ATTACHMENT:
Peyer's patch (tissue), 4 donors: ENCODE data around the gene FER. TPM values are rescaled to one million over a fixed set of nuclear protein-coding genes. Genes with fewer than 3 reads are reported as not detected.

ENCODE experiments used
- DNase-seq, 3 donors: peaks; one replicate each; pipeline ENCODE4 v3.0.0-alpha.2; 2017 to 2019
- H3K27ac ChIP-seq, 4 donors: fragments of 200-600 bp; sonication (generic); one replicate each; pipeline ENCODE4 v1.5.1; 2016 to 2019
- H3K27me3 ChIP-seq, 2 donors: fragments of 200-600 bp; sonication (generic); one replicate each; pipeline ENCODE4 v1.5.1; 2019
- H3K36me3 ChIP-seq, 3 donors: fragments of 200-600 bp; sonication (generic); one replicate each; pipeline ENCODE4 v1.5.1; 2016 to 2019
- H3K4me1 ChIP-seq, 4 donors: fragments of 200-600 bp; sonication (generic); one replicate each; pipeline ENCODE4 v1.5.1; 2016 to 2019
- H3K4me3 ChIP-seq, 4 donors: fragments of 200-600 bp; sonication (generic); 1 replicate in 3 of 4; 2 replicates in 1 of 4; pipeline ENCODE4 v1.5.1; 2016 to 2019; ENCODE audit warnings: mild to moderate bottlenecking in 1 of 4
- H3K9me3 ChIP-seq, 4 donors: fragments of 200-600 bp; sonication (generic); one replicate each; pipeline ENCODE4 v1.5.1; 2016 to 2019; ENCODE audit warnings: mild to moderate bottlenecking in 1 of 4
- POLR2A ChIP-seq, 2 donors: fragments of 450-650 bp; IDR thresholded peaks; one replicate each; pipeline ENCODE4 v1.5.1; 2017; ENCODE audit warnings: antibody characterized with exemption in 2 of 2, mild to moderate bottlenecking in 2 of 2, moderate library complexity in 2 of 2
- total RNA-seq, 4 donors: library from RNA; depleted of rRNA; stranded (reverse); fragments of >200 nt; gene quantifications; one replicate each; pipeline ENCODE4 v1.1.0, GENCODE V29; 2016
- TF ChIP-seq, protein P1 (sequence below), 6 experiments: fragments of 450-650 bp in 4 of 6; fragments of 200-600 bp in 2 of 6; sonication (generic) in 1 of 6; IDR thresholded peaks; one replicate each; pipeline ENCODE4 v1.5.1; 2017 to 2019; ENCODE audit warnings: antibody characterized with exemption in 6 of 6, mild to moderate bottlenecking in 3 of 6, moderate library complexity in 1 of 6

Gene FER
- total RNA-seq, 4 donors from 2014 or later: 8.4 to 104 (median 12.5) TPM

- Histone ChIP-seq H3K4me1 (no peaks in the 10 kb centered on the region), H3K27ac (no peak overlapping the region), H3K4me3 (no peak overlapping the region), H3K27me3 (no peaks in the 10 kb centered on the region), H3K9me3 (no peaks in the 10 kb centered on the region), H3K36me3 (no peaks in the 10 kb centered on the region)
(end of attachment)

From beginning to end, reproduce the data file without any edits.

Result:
Peyer's patch (tissue), 4 donors: ENCODE data around the gene FER. TPM values are rescaled to one million over a fixed set of nuclear protein-coding genes. Genes with fewer than 3 reads are reported as not detected.

ENCODE experiments used
- DNase-seq, 3 donors: peaks; one replicate each; pipeline ENCODE4 v3.0.0-alpha.2; 2017 to 2019
- H3K27ac ChIP-seq, 4 donors: fragments of 200-600 bp; sonication (generic); one replicate each; pipeline ENCODE4 v1.5.1; 2016 to 2019
- H3K27me3 ChIP-seq, 2 donors: fragments of 200-600 bp; sonication (generic); one replicate each; pipeline ENCODE4 v1.5.1; 2019
- H3K36me3 ChIP-seq, 3 donors: fragments of 200-600 bp; sonication (generic); one replicate each; pipeline ENCODE4 v1.5.1; 2016 to 2019
- H3K4me1 ChIP-seq, 4 donors: fragments of 200-600 bp; sonication (generic); one replicate each; pipeline ENCODE4 v1.5.1; 2016 to 2019
- H3K4me3 ChIP-seq, 4 donors: fragments of 200-600 bp; sonication (generic); 1 replicate in 3 of 4; 2 replicates in 1 of 4; pipeline ENCODE4 v1.5.1; 2016 to 2019; ENCODE audit warnings: mild to moderate bottlenecking in 1 of 4
- H3K9me3 ChIP-seq, 4 donors: fragments of 200-600 bp; sonication (generic); one replicate each; pipeline ENCODE4 v1.5.1; 2016 to 2019; ENCODE audit warnings: mild to moderate bottlenecking in 1 of 4
- POLR2A ChIP-seq, 2 donors: fragments of 450-650 bp; IDR thresholded peaks; one replicate each; pipeline ENCODE4 v1.5.1; 2017; ENCODE audit warnings: antibody characterized with exemption in 2 of 2, mild to moderate bottlenecking in 2 of 2, moderate library complexity in 2 of 2
- total RNA-seq, 4 donors: library from RNA; depleted of rRNA; stranded (reverse); fragments of >200 nt; gene quantifications; one replicate each; pipeline ENCODE4 v1.1.0, GENCODE V29; 2016
- TF ChIP-seq, protein P1 (sequence below), 6 experiments: fragments of 450-650 bp in 4 of 6; fragments of 200-600 bp in 2 of 6; sonication (generic) in 1 of 6; IDR thresholded peaks; one replicate each; pipeline ENCODE4 v1.5.1; 2017 to 2019; ENCODE audit warnings: antibody characterized with exemption in 6 of 6, mild to moderate bottlenecking in 3 of 6, moderate library complexity in 1 of 6

Gene FER
- total RNA-seq, 4 donors from 2014 or later: 8.4 to 104 (median 12.5) TPM

- Histone ChIP-seq H3K4me1 (no peaks in the 10 kb centered on the region), H3K27ac (no peak overlapping the region), H3K4me3 (no peak overlapping the region), H3K27me3 (no peaks in the 10 kb centered on the region), H3K9me3 (no peaks in the 10 kb centered on the region), H3K36me3 (no peaks in the 10 kb centered on the region)